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Magic Unveiled: The Logic Behind 10 Classic Tricks

When a performer like Criss Angel, David Copperfield or David Blaine wows us with “magic”, most of us know that there’s a logical explanation.   When the magician pulls an endless scarf out of his closed fist or a bird flies out of an apparently empty hat, it’s easy to accept that it’s a simple trick, a sleight of hand.  But when that magician appears to make the Statue of Liberty disappear, turns a Bentley into a Lamborghini, or rises into the air before our eyes, it’s a bit more difficult.  We know it couldn’t really have happened… don’t we?

Still, the debate rages.  After each new trick — and they are tricks — some people speculate about how it was done, while others poke holes in their theories and try to hold on to the illusion.  Eventually, the truth comes out, and it’s almost always disappointing.  When the “Masked Magician” came on the scene more than a decade ago, the hype said that he’d destroy magic forever.  Then, the proliferation of Internet forums made it even easier to learn magicians’ secrets.  But “magic” is still with us. Perhaps the greatest remaining mystery surrounding the magician’s trade is why it continues to fascinate when so much has been revealed.

Here are some of the great tricks that have dazzled us, caught us off guard, perhaps even made us wonder for a moment—and then turned out to have a simple, usually mechanical explanation.

#10. “The Floating Woman” Trick.

A magician asks his assistant to lay on a platform. Before the audience’s eyes, she raises into the air. He passes a hoop across her body to show that there are no supports.

Of course, there are supports, usually invisible wires. He works with the audience’s perception to make it appear as if the hoop passes over the woman’s entire body, but it’s an optical illusion.

#9. The “Levitating Man” Trick.

These guys are on city streets everywhere. It looks like they’re holding themselves up on a tiny pole. How are they doing that?

Well, the secret isn’t push-ups. They’ve actually got a little chair built into the “walking stick,” and shaggy clothes hide the secret.

#8. The Zig-Zag Lady Illusion.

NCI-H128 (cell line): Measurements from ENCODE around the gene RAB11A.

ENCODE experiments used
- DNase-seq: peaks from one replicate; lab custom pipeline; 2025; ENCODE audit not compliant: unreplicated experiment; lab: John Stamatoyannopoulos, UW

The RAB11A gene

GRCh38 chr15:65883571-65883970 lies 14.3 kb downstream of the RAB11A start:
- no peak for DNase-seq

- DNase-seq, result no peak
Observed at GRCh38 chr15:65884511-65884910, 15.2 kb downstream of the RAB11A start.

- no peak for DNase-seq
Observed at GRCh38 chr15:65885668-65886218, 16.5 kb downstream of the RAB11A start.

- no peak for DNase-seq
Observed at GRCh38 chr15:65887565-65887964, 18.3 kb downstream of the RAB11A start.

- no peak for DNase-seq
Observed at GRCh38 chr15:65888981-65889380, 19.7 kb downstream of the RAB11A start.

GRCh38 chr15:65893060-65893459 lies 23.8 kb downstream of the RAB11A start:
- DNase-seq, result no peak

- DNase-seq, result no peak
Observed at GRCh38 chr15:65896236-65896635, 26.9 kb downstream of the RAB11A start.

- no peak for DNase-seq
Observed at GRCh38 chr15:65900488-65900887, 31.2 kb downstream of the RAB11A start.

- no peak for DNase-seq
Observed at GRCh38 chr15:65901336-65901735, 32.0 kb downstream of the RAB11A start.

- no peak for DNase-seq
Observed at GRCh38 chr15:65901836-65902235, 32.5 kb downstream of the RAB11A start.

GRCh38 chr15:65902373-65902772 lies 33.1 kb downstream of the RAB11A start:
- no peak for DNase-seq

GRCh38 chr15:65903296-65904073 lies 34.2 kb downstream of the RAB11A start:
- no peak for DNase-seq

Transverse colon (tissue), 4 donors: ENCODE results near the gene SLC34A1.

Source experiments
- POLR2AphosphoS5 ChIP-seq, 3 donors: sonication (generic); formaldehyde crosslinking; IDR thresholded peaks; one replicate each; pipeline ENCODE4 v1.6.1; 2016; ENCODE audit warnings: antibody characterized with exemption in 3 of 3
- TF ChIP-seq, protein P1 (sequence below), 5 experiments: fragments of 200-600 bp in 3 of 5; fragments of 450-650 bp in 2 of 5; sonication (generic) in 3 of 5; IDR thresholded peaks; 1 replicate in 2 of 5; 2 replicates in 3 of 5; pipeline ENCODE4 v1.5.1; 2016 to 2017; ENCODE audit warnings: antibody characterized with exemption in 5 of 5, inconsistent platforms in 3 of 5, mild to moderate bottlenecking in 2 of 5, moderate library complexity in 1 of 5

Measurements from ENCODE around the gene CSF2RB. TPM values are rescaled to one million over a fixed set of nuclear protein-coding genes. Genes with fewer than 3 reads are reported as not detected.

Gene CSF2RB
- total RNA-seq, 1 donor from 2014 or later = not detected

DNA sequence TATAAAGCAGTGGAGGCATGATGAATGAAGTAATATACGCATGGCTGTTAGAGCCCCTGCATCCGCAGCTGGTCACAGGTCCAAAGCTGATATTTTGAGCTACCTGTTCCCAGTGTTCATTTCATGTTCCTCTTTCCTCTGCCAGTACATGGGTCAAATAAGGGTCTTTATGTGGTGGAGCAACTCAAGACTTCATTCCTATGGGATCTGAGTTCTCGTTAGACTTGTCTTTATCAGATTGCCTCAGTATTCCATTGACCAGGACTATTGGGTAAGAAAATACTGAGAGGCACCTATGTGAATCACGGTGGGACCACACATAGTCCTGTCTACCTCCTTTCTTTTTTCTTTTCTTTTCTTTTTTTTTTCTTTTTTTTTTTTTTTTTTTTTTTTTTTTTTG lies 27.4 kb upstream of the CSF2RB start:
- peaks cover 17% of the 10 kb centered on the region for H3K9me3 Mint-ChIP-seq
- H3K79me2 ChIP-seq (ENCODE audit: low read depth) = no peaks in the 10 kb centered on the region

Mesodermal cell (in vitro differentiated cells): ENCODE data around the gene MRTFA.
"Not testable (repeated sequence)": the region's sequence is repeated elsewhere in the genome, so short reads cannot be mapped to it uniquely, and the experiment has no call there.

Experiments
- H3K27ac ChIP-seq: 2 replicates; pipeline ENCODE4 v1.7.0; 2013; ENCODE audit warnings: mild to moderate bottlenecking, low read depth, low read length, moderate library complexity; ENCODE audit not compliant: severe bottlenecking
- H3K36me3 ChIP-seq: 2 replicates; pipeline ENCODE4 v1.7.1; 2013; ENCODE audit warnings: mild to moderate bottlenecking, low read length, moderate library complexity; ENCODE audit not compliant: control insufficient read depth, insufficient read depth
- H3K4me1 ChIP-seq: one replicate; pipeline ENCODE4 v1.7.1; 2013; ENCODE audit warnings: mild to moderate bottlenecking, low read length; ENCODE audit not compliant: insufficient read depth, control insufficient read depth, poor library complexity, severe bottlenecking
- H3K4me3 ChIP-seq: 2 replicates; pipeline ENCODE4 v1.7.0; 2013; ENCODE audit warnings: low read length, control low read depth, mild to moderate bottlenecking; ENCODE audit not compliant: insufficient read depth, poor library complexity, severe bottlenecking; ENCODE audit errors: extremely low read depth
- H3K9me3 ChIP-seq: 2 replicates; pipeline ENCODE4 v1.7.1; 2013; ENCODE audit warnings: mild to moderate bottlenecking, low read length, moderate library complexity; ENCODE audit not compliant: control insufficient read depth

In this illusion, a woman steps into a box with multiple sections. The magician pushes the sections of the box apart, but the woman continues to smile and wave.

The box has two sections; when the woman enters, she presses herself against the back. Of course, the box can be configured so that she can still present an arm or leg to “disprove” the illusion.

#7. The “Card Through The Window” Illusion.

This was made famous by David Blaine. A person picks out a card from a deck. He shuffles it into the deck and throws the entire deck at a nearby shop window. The volunteer’s card is left on the other side.

Here’s the trick: there’s someone on the other side of the window with an identical deck. As soon as the volunteer chooses a card, the person in the shop grabs the appropriate card and puts it in the window while the magician does some misdirection.

#6. Cutting A Woman In Two.

It’s the oldest trick in the book. A woman gets into a box, the magician cuts it in half. If you perform this trick, you really need a gimmick to make it work.

The woman wiggles her feet in leggings, which stay in place. She quickly puts her knees against her chest. This video from Penn and Teller gives a (very bloody) explanation of some of the other specifics.

#5. “I Know The Number.”

This one’s floating around Facebook, and there are dozens of variations. The audience member is told to pick a number, then some basic math occurs; at the end, the magician reveals the number they chose, or their new number. It’s all just basic math that seems magical when the equations are processed quickly.

#4. The Linking Rings.

A set of rings seems completely solid; an audience member is encouraged to look at one. Then, the magician does a dazzling set of tricks, linking and unlinking the rings at will.

As you might have guessed, there’s a little latch that allows the rings to connect. This one depends on sleight of hand to work well.

#3. David Blaine’s Levitation.

Blaine’s most famous trick was arguably his levitation, which he performed time and time again while out in public.

It’s an age-old trick called the Balducci levitation, performed with a special set of shoes. By controlling the audience’s point of view, Blaine was able to lift himself up on one foot, using the shadow of the other shoe to hide the trick’s secret.

#2. The “Girl Crushed In The Box” Illusion.

In this illusion, a girl gets into a box with a large pole on one side. She’s covered, and the magician pushes the pole in, pushing in the side of the box…and effectively crushing her.

The box actually has a trap door. It’s cramped, but she still has enough room to breath comfortably while the rest of the box passes over her.

#1. David Copperfield’s “Disappearing Statue of Liberty” Trick…

450179212Copperfield famously made the Statue of Liberty disappear on TV. The trick looks amazing, but it’s actually pretty simple; the audience was on a platform that rotated very slowly.

The audience’s view was obstructed with a large drape. They didn’t notice the rotation, and it was fairly dark out. When Copperfield did the big reveal, the audience was astounded. In actuality, he hadn’t made the Statue of Liberty move…he’d made the audience move.

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Written by MD Admin

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